Collision repairers are used to adhesive bonding, but there’s another automotive bonding concept shops should also learn, according to I-CAR.
“Bonding” in the context of vehicle electrical systems provides a valuable hedge against electrocution when repairers work on electric vehicles, the educational organization explained in a video released earlier this year.
“Bonding is your lifesaver,” I-CAR director of technical programs and services Dirk Fuchs said during one of the panel discussions in the Feb. 14 video. The education provider also published edited excerpts of the discussion in a Collision Reporter magazine this year.
A shop changing components should always verify the bonding, Fuchs said.
I-CAR lead subject matter expert Jeff Poole in a subsequent featurette described a large cable extending from what appeared to be the inverter drivetrain control to the chassis and then to the 12-volt negative battery terminal on a Nissan Leaf. (The negative battery lead had already been disconnected and taped for protection in an earlier featurette as a battery isolation measure.)
Fuchs called this an example of bonding. “On electric vehicles, it’s our lifesaver,” he said. The method refers to connecting components to one another over the chassis, according to Fuchs.
Internally, the human body has “relatively low” electrical resistance, according to Poole. (Around 1,000 Ohms, which would be enough to receive a shock from electricity traveling through one’s body on the way to the ground, Fuchs said.) But the bonding cable’s resistance was likely “extremely low,” Poole said.
Electricity takes the path of least resistance, Fuchs said.
Even though a repairer would isolate the electrical system, an insulation failure still posed a risk, according to Fuchs. If a technician came into contact with a system with an insulation error, “this would save my life,” Fuchs said.
The current would be diverted by the bonding.
However, if the repairer came into contact with a second insulation error, “that would be a problem,” Fuchs said.
Poole called bonding an “extremely important” concept and a safety redundancy. He said some OEMs don’t emphasize it as much as others, but I-CAR “pretty methodically” teaches the idea to its students so it can be understood “more granularly.” It’s a consideration even on hybrids, he said.
An insulation monitor checks component housings for high-voltage leaks, according to Fuchs. However, it would be stymied by a situation where the bonding cable was completely oxidized or lost contact and no loop the ground, insulation monitor and high-voltage system existed, he said.
“It will not detect anything,” he said.
Thus, many OEMs instruct repairers to check bonding, Fuchs said. This requires a device known as a milliohm-meter — a different tool than the traditional digital volt Ohm multimeter (DVOM), according to Fuchs.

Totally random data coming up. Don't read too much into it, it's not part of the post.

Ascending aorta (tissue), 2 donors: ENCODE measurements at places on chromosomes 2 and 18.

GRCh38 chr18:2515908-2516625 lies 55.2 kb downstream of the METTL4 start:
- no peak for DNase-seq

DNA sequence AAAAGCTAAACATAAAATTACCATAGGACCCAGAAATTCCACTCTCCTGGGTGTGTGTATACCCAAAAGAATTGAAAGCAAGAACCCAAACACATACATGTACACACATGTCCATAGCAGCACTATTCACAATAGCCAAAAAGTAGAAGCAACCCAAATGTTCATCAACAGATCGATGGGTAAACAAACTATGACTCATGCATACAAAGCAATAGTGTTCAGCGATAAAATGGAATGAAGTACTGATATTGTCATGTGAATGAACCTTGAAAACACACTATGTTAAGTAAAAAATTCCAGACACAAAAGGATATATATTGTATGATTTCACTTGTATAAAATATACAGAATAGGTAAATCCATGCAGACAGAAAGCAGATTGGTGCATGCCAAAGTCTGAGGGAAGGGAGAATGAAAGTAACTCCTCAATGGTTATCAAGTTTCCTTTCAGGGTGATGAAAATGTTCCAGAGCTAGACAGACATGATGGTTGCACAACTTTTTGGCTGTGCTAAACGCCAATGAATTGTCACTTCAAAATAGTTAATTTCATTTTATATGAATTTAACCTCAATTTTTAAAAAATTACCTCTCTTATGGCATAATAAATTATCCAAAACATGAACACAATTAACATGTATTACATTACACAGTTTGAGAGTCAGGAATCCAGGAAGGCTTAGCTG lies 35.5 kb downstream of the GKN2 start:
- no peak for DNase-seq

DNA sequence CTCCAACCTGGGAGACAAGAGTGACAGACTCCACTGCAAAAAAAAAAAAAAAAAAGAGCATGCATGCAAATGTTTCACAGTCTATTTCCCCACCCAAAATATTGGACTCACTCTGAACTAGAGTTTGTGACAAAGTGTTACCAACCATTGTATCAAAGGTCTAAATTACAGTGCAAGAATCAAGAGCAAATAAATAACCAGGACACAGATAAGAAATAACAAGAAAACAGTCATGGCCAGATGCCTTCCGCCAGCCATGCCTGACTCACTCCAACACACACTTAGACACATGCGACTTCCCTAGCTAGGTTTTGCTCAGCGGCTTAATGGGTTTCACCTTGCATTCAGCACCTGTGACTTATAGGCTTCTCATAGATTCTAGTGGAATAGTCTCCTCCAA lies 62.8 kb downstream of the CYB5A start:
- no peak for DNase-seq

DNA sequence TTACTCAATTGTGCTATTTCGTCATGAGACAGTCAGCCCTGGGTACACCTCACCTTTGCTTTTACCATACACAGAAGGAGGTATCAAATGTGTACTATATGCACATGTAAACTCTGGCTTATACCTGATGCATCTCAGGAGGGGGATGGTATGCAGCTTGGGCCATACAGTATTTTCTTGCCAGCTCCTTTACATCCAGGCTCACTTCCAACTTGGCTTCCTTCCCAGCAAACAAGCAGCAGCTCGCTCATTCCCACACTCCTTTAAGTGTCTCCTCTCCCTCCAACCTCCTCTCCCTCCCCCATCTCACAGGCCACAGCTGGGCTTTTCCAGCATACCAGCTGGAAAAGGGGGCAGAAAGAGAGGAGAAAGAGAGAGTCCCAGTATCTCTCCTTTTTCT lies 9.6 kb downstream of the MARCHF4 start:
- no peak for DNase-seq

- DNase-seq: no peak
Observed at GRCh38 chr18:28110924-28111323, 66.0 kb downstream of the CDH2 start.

The milliohm-meters’ probes have two tips rather than one point, according to Fuchs. One applies a measurement current, such as 1 amp, and the other serves as a volt meter.
Applying that single amp and using a milliohm-meter allows a repairer to detect tiny resistance variations, data which couldn’t be tracked with a DVOM alone, according to Poole.
Fuchs demonstrated how applying the milliohm-meter terminals close to one another on a small piece of steel returned 0.0469 milliohms — “really accurate.” Placed slightly farther away, the reading grew to 0.1869 milliohms.
A traditional DVOM touched to the steel would likely just return a zero-Ohm result, Poole said. It couldn’t capture the finer measurements available to the milliohm-meter.
Fuchs said a three-foot-long cable would return a resistance of about 1 milliohm. If the resistance reading were much higher than expected, he would know “my bonding is not that great.”
In Europe, a regulation ties the 3-foot/1-meter length to the 1 milliohm reading and calls for the entire system to fall below 100 milliohms, according to Fuchs. But Poole said he’s also seen OEM procedure guidance on this topic for American repairers.
As the vehicle is reassembled, the automaker will call for a “final resistance test” and provide specifications to guide the repairer.
So the milliohm-meter is a “really important tool,” Fuchs said.
I-CAR, Feb. 14, 2021
“HOW I-CAR’S TECHNICAL SERVICES, CURRICULUM AND PROGRAMS TEAM IS ON THE FOREFRONT OF VEHICLE ELECTRIFICATION” (Features edited excerpts from video)
I-CAR Collision Reporter, 2021
I-CAR lead subject matter expert Jeff Poole indicates an electrical bonding point on an unspecified Nissan Leaf. (Screenshot from I-CAR video)
I-CAR lead subject matter expert Jeff Poole holds up a taped off negative battery connector also attached to a Nissan Leaf chassis via bonding. (Screenshot from I-CAR video)
I-CAR director of technical programs and services Dirk Fuchs demonstrates a milliohm-meter during a February 2021 I-CAR video. (Screenshot from I-CAR video)